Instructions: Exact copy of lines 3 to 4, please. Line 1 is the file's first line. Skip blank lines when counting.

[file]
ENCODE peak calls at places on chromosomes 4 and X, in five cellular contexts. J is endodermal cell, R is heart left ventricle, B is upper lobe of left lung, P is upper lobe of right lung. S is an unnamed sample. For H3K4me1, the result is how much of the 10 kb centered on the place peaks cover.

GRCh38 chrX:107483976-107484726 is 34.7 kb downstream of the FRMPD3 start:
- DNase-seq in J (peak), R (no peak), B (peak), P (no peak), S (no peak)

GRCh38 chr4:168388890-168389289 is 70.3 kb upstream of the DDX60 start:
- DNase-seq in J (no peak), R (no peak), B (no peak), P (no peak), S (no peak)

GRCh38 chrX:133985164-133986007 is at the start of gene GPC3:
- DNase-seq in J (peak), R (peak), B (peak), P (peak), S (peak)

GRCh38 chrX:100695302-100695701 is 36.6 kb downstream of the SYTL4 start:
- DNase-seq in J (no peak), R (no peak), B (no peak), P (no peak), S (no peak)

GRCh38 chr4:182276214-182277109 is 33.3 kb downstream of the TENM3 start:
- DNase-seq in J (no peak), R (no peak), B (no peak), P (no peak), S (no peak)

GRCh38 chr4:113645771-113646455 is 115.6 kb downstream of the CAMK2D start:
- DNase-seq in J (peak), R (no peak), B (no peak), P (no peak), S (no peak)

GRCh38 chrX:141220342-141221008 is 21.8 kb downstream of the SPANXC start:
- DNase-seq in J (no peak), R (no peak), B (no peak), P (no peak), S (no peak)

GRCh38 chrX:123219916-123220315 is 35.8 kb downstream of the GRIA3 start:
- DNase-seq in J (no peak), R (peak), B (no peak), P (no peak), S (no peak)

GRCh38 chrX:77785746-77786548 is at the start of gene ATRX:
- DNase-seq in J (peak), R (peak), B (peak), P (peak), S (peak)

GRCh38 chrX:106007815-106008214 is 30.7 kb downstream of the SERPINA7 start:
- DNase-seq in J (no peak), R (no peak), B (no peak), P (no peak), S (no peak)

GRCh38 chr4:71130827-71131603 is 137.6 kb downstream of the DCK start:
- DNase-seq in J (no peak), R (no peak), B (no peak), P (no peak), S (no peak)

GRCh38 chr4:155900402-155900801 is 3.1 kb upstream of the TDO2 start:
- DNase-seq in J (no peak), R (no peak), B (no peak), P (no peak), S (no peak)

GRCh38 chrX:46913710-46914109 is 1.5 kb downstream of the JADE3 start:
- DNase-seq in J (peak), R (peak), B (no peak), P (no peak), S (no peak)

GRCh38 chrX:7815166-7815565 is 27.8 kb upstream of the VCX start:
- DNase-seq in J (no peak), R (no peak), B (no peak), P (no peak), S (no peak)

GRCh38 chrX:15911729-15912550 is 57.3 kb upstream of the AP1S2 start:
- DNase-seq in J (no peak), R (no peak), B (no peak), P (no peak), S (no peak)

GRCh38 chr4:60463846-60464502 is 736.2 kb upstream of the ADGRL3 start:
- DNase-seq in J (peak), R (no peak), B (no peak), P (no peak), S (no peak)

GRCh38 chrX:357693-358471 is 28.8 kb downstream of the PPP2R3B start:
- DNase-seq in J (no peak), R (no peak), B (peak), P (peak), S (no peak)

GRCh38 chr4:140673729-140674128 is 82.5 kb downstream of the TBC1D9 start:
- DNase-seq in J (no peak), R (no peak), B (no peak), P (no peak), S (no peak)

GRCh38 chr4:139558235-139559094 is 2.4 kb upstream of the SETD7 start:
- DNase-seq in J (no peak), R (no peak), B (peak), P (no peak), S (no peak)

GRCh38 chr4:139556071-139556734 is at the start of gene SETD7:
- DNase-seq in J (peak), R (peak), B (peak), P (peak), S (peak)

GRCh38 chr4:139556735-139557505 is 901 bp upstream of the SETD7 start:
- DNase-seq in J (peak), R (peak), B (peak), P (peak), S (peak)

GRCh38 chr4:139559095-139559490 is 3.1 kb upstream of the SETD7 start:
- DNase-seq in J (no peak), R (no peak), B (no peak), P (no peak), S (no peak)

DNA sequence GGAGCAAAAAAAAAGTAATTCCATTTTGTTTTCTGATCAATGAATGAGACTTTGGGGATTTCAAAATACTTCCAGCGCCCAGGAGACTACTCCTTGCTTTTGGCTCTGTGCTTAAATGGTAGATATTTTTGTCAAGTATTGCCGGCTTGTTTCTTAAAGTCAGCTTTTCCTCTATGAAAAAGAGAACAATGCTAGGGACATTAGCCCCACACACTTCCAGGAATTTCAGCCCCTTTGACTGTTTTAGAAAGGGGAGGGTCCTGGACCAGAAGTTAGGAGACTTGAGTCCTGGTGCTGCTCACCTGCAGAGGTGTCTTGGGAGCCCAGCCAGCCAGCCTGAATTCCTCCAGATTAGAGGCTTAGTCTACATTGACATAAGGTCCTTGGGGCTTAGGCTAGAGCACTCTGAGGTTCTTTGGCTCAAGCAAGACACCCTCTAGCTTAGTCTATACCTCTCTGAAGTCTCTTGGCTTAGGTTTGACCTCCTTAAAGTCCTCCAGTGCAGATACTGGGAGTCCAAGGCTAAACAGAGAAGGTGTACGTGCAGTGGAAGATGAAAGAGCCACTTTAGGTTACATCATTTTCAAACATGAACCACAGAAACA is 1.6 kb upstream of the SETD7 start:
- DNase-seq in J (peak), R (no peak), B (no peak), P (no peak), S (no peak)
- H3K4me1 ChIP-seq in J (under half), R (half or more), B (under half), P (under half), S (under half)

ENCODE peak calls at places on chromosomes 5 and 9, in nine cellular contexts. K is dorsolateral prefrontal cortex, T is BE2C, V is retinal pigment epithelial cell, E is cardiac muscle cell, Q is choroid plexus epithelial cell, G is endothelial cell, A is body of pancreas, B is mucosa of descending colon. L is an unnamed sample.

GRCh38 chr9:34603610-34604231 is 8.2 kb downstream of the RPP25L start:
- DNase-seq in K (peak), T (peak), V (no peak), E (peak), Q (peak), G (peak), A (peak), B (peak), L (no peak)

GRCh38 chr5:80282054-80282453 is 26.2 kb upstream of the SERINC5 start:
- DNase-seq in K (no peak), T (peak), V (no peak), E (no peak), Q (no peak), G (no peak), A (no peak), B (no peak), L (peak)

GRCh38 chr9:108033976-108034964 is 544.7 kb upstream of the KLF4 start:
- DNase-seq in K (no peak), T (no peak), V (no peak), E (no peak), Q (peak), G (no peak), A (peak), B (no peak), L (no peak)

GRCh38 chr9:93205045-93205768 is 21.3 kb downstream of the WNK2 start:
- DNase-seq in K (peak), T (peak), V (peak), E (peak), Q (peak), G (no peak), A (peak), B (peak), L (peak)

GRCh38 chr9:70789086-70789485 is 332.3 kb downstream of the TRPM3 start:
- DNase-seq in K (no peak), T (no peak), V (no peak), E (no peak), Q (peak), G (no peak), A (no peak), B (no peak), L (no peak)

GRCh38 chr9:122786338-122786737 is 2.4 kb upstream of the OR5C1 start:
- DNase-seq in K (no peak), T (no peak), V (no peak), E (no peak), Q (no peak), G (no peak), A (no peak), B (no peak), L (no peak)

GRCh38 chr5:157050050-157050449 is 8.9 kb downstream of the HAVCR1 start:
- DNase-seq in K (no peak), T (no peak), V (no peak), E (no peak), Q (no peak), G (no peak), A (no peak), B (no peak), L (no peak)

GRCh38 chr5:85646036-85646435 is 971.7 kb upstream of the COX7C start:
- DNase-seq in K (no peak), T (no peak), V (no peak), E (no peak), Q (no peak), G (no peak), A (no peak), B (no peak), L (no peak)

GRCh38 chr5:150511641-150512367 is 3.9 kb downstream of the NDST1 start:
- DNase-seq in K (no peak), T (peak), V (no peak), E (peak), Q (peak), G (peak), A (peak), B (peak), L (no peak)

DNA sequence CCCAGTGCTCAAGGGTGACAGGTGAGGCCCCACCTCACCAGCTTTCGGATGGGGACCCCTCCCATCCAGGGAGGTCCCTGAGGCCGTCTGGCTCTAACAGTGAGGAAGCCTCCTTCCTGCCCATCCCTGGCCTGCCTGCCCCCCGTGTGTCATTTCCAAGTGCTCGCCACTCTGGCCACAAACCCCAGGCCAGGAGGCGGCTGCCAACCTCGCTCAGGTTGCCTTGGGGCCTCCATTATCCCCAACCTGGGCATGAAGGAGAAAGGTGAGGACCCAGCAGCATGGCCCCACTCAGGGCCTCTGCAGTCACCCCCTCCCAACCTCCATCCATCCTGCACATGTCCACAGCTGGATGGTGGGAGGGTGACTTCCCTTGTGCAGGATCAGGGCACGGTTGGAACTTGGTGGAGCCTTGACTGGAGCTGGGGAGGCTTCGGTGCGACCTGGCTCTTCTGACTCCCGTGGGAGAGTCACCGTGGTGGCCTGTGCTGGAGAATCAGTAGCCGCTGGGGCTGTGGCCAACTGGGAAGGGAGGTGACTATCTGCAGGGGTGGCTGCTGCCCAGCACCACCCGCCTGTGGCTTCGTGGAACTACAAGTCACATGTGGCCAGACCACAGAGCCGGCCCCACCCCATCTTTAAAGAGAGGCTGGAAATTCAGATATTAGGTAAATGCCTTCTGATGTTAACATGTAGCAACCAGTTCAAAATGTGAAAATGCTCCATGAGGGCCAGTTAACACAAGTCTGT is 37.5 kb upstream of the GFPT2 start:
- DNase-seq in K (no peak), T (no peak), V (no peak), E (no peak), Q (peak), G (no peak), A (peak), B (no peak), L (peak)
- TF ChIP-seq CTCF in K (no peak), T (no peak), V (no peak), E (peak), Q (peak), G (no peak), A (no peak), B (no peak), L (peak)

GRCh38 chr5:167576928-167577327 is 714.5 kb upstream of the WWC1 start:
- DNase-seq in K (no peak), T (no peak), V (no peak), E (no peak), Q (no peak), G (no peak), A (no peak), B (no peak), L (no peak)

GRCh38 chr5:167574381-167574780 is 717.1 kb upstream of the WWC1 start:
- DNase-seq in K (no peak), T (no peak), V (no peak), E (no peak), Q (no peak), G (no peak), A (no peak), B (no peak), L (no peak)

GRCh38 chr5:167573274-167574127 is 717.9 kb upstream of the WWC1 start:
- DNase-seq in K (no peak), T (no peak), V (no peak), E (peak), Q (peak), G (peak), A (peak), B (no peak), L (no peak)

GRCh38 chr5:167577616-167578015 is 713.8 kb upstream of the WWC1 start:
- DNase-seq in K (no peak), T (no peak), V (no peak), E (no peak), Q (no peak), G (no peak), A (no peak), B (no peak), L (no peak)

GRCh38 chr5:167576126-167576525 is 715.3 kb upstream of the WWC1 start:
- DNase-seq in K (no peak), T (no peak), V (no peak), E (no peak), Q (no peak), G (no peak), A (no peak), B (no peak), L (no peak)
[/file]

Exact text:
- DNase-seq in J (peak), R (no peak), B (peak), P (no peak), S (no peak)

GRCh38 chr4:168388890-168389289 is 70.3 kb upstream of the DDX60 start: